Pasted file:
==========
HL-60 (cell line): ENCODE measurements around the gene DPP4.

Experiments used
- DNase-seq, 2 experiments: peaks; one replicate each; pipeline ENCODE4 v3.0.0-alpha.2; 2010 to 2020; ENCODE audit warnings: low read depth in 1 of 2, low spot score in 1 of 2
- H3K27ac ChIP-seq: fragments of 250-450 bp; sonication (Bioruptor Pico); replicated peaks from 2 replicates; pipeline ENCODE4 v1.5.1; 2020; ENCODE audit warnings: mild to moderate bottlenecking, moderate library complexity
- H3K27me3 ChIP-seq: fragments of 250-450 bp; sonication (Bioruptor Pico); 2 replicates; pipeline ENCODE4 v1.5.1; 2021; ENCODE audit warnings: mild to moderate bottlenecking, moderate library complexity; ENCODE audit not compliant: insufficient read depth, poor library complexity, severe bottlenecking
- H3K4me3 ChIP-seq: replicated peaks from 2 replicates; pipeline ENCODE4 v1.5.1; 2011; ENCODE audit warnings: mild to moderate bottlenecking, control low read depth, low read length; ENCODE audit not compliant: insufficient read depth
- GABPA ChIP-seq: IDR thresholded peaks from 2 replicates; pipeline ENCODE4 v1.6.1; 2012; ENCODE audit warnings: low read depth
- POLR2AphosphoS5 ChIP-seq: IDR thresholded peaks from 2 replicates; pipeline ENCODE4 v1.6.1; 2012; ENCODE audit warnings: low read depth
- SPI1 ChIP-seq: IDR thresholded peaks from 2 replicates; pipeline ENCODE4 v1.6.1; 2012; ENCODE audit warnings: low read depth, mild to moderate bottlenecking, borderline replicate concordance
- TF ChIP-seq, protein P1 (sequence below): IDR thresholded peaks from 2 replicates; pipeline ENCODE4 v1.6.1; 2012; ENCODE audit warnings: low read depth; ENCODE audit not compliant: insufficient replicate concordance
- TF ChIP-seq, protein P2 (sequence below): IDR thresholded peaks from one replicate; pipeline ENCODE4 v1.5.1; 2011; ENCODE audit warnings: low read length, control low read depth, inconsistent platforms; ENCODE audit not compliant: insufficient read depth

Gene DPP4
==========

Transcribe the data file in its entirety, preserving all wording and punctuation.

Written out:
HL-60 (cell line): ENCODE measurements around the gene DPP4.

Experiments used
- DNase-seq, 2 experiments: peaks; one replicate each; pipeline ENCODE4 v3.0.0-alpha.2; 2010 to 2020; ENCODE audit warnings: low read depth in 1 of 2, low spot score in 1 of 2
- H3K27ac ChIP-seq: fragments of 250-450 bp; sonication (Bioruptor Pico); replicated peaks from 2 replicates; pipeline ENCODE4 v1.5.1; 2020; ENCODE audit warnings: mild to moderate bottlenecking, moderate library complexity
- H3K27me3 ChIP-seq: fragments of 250-450 bp; sonication (Bioruptor Pico); 2 replicates; pipeline ENCODE4 v1.5.1; 2021; ENCODE audit warnings: mild to moderate bottlenecking, moderate library complexity; ENCODE audit not compliant: insufficient read depth, poor library complexity, severe bottlenecking
- H3K4me3 ChIP-seq: replicated peaks from 2 replicates; pipeline ENCODE4 v1.5.1; 2011; ENCODE audit warnings: mild to moderate bottlenecking, control low read depth, low read length; ENCODE audit not compliant: insufficient read depth
- GABPA ChIP-seq: IDR thresholded peaks from 2 replicates; pipeline ENCODE4 v1.6.1; 2012; ENCODE audit warnings: low read depth
- POLR2AphosphoS5 ChIP-seq: IDR thresholded peaks from 2 replicates; pipeline ENCODE4 v1.6.1; 2012; ENCODE audit warnings: low read depth
- SPI1 ChIP-seq: IDR thresholded peaks from 2 replicates; pipeline ENCODE4 v1.6.1; 2012; ENCODE audit warnings: low read depth, mild to moderate bottlenecking, borderline replicate concordance
- TF ChIP-seq, protein P1 (sequence below): IDR thresholded peaks from 2 replicates; pipeline ENCODE4 v1.6.1; 2012; ENCODE audit warnings: low read depth; ENCODE audit not compliant: insufficient replicate concordance
- TF ChIP-seq, protein P2 (sequence below): IDR thresholded peaks from one replicate; pipeline ENCODE4 v1.5.1; 2011; ENCODE audit warnings: low read length, control low read depth, inconsistent platforms; ENCODE audit not compliant: insufficient read depth

Gene DPP4